A mudaraba contract structures and defines a type of partnership arrangement in which (i) one or more persons (the “rabbul-mal”) contribute money (or other capital) and (ii) the other person (the “mudarib”) provides services, such as investment of the money provided by the rabbul-mal.  In the banking context, each “depositor” that places funds as an investment deposit is a rabbul-mal.  The mudarib is the bank that manages the investment of those deposited funds.  Those funds are held in trust by the mudarib for the benefit of the depositor rabbul-mal and the bank must use its best efforts to accomplish the objectives of the mudaraba contract.  Frequently, in Islamic banking, there are relatively few restrictions on how the bank may invest those funds.
A defining characteristic of the mudaraba is that losses from the operation of the mudaraba must be borne by the depositor (rabbul-mal) absent misconduct, default or breach of contract by, or negligence of, the mudarib.  The mudarib suffers the loss of its services, and therefore no loss of capital.
Allocation of profits to the bank and the depositor is specified in the mudaraba contract, usually in terms of ratios or percentage allocations or on the basis of a points system that takes cognizance of the amount of the deposit and the time for which the deposit is maintained.  As the investment of a depositor’s funds is usually effected jointly with funds from all depositors, these allocations take into consideration the respective amounts and timing of all investment deposits by all depositors. Profits earned by the depositors are often calculated as a percentage of total banking profits.
A generic two-tier mudaraba model is illustrated in Figure 1.  At the first tier (between the investor (depositor) and the bank), the investors enter into a mudaraba contract with the bank to share profits accruing on the investment account in accordance with defined ratios, percentages or formulas.  It is impermissible to guarantee a return to the depositor. The investors then deposit (or contribute) their funds in investment accounts.  The liability and equity side of the banks balance sheet shows the deposits or contributions accepted on a mudaraba basis. These are not liabilities (the capital is not guaranteed).

They are a form of limited-term, non-voting equity.
At the second-tier, the mudaraba contract is between the bank (as the funds supplier and rabbul-mal) and entrepreneurs (mudarib), who share the profits from investment operations according to the terms of this contract and in accordance with specified ratios, allocations or formulas.  Again, guaranteed returns to the rabbul-mal (the bank) are impermissible.
It is apparent from the foregoing description that the asset and liability sides of the bank's balance sheet are fully integrated, thereby minimizing the need for asset liability management, which, in turn, provides stability against economic shocks.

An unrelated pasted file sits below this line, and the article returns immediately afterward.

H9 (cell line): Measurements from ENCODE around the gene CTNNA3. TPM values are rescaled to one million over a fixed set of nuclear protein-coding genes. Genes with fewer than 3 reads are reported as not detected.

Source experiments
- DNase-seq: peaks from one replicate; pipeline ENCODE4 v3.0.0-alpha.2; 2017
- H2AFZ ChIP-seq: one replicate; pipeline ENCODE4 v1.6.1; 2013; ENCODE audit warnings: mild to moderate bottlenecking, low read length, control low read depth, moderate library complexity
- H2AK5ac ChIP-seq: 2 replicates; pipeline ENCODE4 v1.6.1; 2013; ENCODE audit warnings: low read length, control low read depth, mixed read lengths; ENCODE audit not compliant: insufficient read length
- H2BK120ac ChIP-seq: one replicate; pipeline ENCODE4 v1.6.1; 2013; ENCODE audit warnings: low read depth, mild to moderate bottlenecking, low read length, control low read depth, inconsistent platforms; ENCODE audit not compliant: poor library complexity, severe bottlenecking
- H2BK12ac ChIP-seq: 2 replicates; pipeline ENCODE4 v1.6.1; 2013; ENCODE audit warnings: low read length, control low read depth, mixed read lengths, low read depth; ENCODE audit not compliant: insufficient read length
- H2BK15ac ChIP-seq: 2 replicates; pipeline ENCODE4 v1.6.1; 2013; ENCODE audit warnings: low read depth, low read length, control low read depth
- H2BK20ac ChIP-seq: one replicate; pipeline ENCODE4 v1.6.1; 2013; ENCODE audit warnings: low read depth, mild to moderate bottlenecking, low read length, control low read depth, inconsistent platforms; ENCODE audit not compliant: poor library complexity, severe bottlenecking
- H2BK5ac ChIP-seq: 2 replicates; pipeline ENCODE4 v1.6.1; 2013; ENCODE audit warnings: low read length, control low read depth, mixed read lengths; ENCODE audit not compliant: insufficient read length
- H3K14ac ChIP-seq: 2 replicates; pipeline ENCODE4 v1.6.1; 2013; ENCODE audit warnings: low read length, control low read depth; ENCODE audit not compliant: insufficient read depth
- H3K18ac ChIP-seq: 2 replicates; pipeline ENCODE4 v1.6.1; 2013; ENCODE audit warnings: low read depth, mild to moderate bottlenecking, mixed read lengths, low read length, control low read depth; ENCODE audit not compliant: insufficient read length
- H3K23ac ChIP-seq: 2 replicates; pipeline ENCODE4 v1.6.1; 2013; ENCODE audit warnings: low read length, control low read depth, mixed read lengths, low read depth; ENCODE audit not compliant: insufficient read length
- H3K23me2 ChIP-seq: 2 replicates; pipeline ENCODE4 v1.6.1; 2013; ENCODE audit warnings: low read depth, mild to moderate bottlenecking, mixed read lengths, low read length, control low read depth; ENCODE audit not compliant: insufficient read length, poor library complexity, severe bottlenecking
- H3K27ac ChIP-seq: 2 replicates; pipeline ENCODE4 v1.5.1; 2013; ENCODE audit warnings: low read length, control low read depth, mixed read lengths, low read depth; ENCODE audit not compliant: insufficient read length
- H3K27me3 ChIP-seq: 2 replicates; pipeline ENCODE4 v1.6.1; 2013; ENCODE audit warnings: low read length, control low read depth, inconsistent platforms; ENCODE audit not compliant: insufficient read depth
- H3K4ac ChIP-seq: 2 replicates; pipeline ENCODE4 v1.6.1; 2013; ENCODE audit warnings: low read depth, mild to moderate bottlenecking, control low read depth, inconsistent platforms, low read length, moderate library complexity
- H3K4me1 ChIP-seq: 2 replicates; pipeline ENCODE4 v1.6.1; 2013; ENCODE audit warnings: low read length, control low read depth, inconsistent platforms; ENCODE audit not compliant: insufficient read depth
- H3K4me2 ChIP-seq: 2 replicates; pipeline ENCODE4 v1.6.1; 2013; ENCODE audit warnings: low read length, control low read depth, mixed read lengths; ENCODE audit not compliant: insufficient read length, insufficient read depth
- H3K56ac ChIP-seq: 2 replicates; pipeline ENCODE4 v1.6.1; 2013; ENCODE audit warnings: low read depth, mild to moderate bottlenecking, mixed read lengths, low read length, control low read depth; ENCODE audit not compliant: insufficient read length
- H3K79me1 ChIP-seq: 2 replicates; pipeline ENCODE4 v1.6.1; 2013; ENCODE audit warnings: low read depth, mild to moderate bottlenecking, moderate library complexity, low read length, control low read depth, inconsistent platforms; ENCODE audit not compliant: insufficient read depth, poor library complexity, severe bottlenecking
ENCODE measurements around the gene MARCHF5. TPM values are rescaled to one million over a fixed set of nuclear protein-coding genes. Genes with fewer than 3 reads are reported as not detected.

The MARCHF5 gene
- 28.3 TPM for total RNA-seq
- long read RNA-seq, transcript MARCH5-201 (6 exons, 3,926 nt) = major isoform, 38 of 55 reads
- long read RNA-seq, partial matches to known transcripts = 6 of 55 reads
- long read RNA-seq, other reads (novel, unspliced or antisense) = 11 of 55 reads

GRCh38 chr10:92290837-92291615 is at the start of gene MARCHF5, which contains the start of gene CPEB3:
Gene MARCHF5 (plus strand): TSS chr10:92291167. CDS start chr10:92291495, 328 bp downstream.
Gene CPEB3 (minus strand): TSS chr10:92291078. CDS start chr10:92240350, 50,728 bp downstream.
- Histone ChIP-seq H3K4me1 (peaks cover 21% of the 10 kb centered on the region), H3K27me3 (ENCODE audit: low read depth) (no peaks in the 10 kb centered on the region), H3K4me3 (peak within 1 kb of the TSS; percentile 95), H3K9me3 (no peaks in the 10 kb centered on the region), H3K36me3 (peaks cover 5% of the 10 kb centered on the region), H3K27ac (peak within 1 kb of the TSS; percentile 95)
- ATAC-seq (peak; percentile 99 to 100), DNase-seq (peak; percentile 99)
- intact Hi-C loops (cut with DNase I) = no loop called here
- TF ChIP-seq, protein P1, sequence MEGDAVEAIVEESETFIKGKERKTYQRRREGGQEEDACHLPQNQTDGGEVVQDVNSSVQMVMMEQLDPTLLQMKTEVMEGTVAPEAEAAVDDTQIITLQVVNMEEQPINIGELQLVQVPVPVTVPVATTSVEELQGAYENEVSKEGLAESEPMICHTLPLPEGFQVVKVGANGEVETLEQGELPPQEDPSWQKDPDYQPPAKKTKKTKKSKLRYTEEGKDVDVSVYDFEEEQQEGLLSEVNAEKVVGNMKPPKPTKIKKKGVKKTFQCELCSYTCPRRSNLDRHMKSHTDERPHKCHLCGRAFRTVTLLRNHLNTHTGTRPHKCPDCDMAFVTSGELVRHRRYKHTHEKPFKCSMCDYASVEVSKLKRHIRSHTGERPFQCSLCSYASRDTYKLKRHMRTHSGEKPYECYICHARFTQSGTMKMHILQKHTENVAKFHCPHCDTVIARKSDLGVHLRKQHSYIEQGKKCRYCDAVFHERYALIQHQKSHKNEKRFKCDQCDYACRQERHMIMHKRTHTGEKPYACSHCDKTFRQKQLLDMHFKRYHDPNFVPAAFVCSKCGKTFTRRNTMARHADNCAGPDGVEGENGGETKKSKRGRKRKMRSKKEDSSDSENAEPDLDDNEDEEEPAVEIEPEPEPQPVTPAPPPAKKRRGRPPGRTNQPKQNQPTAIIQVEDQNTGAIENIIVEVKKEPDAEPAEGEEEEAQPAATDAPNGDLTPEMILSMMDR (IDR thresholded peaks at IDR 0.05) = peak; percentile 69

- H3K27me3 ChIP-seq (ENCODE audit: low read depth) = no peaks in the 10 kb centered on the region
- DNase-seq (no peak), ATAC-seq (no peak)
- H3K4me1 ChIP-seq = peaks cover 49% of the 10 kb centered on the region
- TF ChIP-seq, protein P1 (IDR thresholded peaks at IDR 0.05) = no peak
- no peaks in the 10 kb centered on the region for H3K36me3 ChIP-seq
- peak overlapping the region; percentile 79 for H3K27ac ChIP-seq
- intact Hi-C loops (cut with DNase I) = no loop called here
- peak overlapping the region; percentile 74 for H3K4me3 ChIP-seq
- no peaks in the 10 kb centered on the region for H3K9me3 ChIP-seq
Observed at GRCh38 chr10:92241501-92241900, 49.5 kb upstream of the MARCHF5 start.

The two-tier mudaraba model has no reserve requirements for the investment accounts because these are profit and loss sharing accounts.  Demand deposits may be accepted in the two-tier mudaraba model.  These deposits provide no returns and are repayable to the depositor on demand, at par.  Thus, they are treated as liabilities of the bank, but frequently have no specific reserve requirements.

Islamic banking model #2: Two windows
The two windows model utilizes both demand deposits and investment deposits. The model divides the liability side of the bank’s balance sheet into (a) a demand deposits window and (b) an investment balances window.  The choices regarding allocation of a depositor’s funds into each of the two windows are left to the depositor.  The demand deposits yield no returns as the deposit is returnable on demand, at par.  These amounts are treated as liabilities.  The bank may earn a service fee for safekeeping services rendered by the bank in connection with the demand deposits.
As a regulatory matter, and quite differently from the two-tier mudaraba model, the reserves applicable to the demand deposits will be 100%.  This is because the funds are treated as amanah safekeeping deposits and do not bear the right of the bank to use the funds to generate further profits on a fractional reserve basis.  The reserve requirement applicable to the investment deposits will be 0% as these amounts are to be invested, are subject to losses, and may not be guaranteed.

Islamic banking model #3: Wakala (agency)
Shari`a Standard No. (23) Agency (“Standard 23”) of the Accounting and Auditing Organization for Islamic Financial Institutions (“AAOIFI”), § 2/1, defines wakala as "the act of one party delegating the other to act on its behalf in what can be a subject matter of delegation.
In the wakala or agency model, the bank acts as an agent or wakeel for and on behalf of the investor-depositors and investment deposits on a fixed fee basis. A generic wakala-based deposit and investment model is graphically depicted in Figure 2.  The bank generally has broad discretion as to how to invest the deposited funds (so long as the investments are Shari`ah compliant) and notifies the depositor of the profits and losses.  Frequently, the bank will retain profits in excess of a specified rate of return as an incentive fee.  The depositor, as principal (muwakkeel), is responsible for all risks associated with the transaction except for those relating to the agent’s misconduct, fraud, breach, default or negligence.  Guarantees of the deposit are generally impermissible.  The terms of the contract are determined by mutual agreement.